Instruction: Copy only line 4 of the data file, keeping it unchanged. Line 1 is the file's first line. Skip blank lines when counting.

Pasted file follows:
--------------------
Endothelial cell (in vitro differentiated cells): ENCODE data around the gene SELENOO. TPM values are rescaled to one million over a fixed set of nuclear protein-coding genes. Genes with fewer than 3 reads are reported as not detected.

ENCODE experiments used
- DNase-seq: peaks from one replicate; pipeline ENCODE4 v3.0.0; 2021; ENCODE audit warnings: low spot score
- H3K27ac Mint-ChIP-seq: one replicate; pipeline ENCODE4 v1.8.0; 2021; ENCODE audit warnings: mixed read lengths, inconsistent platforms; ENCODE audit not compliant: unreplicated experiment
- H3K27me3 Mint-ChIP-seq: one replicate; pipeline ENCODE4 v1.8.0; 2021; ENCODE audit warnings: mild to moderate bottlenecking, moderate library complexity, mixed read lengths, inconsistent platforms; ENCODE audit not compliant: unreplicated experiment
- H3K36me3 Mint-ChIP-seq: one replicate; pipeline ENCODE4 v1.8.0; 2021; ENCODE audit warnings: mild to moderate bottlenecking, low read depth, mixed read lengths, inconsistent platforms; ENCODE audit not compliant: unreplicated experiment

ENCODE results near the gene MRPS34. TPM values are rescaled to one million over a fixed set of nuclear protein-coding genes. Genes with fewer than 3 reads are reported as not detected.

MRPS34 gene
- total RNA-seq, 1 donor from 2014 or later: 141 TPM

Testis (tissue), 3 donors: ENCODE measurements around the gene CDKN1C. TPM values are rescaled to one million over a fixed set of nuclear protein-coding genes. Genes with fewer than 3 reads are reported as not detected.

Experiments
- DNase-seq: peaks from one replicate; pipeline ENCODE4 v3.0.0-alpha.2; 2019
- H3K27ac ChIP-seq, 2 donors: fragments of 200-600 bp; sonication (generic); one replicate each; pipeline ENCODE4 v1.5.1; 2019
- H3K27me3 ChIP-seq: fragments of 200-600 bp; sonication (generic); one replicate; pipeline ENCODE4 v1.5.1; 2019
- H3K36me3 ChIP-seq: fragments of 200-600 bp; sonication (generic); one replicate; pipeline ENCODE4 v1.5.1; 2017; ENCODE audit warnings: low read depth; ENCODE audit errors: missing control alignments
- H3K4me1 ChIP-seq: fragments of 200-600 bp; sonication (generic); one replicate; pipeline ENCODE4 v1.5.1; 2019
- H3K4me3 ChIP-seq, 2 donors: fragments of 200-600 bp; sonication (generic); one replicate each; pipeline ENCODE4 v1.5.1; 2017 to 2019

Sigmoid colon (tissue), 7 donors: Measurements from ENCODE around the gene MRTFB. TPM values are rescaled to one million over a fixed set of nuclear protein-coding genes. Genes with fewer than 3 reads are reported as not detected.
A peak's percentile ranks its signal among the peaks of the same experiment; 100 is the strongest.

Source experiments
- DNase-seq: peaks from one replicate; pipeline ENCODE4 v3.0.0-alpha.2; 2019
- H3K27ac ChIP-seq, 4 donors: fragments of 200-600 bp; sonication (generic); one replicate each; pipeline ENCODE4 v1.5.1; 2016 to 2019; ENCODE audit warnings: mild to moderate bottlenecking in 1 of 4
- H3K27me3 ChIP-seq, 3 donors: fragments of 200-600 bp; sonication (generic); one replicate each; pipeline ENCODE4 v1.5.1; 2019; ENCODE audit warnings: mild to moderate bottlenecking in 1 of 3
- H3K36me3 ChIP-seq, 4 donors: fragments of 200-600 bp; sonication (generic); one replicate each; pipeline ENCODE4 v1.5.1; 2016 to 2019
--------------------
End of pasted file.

- H3K27ac Mint-ChIP-seq: one replicate; pipeline ENCODE4 v1.8.0; 2021; ENCODE audit warnings: mixed read lengths, inconsistent platforms; ENCODE audit not compliant: unreplicated experiment